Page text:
2 (0.0269-0.03948) 0.03131 0.00268 (210-605) 362.2 84.2 (30-41) 34.8 2.5
3 (0.04249-0.0472) 0.04476 0.00188 (725-1070) 897.5 121.9 (43-47) 46 1.4
4 (0.04973-0.06598) 0.05757 0.0041 (1000-1620) 1273.3 118.3 (47-53) 50.5 1.2
5+ (0.06517-0.0716) 0.06803 0.00238 (1430-1700) 1578.6 90.1 (50-55) 52.7 1.6

Similarly separable age groups, but of lighter mass in the corresponding age groups (Traczyk et al. 2020, 2021), were identified in Ps. georgianus specimens from the Antarctic Peninsula rather than South Georgia with 32 cm TL fish (age group II) and otolith–body masses of 0.0250–286 g; 43 cm TL fish (age group III) and otolith–body masses of 0.033–737 g; 47 cm TL fish (age group IV) and otolith–body masses of 0.041–1255 g; 51 cm TL fish (age group V) with otolith– body masses of 0.051–1628 g; and 51+ cm TL fish (age group VI+) with otolith–body masses of 0.062–1750 g (Table 3, Fig. 6a). Ten to 13 years later the otolith-body mass relationship allows one to distinguish the same 5 age groups of Ps. georgianus plus one year younger and one year older groups at South Georgia from 1986 to 1991 as shown, for example, in Fig. 5b and in Table 4.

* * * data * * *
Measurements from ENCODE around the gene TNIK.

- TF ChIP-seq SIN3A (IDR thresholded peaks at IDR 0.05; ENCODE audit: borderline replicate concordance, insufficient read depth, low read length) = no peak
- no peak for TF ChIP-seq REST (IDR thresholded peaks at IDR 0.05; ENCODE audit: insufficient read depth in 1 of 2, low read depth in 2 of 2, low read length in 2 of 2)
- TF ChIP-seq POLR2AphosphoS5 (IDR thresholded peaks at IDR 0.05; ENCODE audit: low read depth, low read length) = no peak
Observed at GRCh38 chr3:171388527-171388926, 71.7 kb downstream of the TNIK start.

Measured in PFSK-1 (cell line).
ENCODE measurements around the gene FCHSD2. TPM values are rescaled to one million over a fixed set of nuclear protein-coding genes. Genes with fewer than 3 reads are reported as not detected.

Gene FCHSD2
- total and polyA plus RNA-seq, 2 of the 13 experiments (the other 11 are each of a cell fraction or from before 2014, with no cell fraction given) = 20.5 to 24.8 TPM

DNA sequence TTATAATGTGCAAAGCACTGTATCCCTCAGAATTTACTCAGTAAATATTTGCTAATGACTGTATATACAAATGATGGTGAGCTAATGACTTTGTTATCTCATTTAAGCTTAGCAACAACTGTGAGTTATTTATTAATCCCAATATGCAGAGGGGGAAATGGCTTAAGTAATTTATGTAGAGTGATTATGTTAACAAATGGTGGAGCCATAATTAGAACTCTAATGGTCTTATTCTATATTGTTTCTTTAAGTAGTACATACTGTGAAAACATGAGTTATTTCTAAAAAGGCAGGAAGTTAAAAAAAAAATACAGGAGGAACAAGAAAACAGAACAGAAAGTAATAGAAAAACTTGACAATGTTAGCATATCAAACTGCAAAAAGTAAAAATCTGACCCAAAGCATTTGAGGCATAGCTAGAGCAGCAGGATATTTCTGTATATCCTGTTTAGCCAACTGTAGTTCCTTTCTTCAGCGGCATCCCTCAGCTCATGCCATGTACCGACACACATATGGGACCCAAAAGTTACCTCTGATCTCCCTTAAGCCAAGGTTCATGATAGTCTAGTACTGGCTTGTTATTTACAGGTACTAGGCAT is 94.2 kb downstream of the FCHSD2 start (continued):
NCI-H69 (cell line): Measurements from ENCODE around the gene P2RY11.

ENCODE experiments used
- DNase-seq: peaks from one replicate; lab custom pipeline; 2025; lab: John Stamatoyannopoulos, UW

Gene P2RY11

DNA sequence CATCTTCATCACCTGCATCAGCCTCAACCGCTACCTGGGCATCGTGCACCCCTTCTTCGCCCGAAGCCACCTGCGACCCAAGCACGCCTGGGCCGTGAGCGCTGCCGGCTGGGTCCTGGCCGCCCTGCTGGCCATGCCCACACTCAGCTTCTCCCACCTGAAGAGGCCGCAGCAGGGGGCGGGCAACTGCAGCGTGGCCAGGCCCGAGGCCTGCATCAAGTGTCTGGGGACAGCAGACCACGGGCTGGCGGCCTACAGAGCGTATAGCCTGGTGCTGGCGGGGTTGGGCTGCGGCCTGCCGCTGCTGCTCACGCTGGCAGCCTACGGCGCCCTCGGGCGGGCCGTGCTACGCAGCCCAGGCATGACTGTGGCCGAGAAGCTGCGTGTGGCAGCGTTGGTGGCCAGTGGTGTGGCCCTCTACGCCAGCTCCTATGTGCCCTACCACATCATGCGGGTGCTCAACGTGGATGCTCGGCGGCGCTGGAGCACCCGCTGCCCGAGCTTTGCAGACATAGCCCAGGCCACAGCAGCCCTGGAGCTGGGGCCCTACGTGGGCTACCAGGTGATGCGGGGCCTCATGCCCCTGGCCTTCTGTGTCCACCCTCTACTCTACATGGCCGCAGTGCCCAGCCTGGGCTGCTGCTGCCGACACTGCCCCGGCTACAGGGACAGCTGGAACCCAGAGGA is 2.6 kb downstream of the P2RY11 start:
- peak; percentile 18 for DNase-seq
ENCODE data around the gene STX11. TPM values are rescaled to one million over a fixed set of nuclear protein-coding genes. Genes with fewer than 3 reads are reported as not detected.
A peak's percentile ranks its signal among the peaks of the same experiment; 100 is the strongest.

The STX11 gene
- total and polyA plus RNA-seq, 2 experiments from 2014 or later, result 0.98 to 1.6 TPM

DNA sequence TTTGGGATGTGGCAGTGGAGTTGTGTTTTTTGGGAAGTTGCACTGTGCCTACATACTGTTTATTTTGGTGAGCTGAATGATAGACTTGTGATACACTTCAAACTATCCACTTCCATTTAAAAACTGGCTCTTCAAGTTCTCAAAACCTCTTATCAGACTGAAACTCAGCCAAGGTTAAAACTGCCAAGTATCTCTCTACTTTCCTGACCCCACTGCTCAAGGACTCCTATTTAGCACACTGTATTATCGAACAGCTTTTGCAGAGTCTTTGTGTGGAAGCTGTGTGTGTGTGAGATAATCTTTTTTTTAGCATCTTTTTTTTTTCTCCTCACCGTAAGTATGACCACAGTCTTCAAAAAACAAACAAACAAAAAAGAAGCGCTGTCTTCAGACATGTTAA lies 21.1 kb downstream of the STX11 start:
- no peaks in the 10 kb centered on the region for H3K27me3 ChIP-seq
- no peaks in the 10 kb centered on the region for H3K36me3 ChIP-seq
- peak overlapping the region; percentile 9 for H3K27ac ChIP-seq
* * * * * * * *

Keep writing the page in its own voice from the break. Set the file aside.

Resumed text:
Table 3.

Parameters of age groups of Ps.georgianus (SGI) from shelves of Palmer Archipelago, South Shetland and South Orkney Islands in the summers of (XII-II) 1978, (XII) 1995a, and (XII-I) 2006b

Age
group
Otolith mass, g Body mass, g Total Length, cm
Range 𝜉 s Range 𝜉 s Range 𝜉 s
0 (1-4)a 2.3 0.7
1 (15-19)b 16.8 0.7
2 (0.02168-0.02766) 0.0245 0.00168 (180-470) 286.3 72.1 (26-39) 31.7 2.8
3 (0.02789-0.03706) 0.03333 0.00191 (520-985) 737.1 90.9 (37-47) 42.4 1.9
4 (0.03485-0.04774) 0.04053 0.00306 (1000-1600) 1255.3 142.3 (39-51) 47.2 2.7
5 (0.04618-0.05377) 0.05102 0.00249 (1470-1790) 1627.9 120 (49-53) 51.3 1.4
6+ 0.0619 1750 51
Table 4.

Parameters of age groups of SGI from shelf of South Georgia in the summer (I) of 1991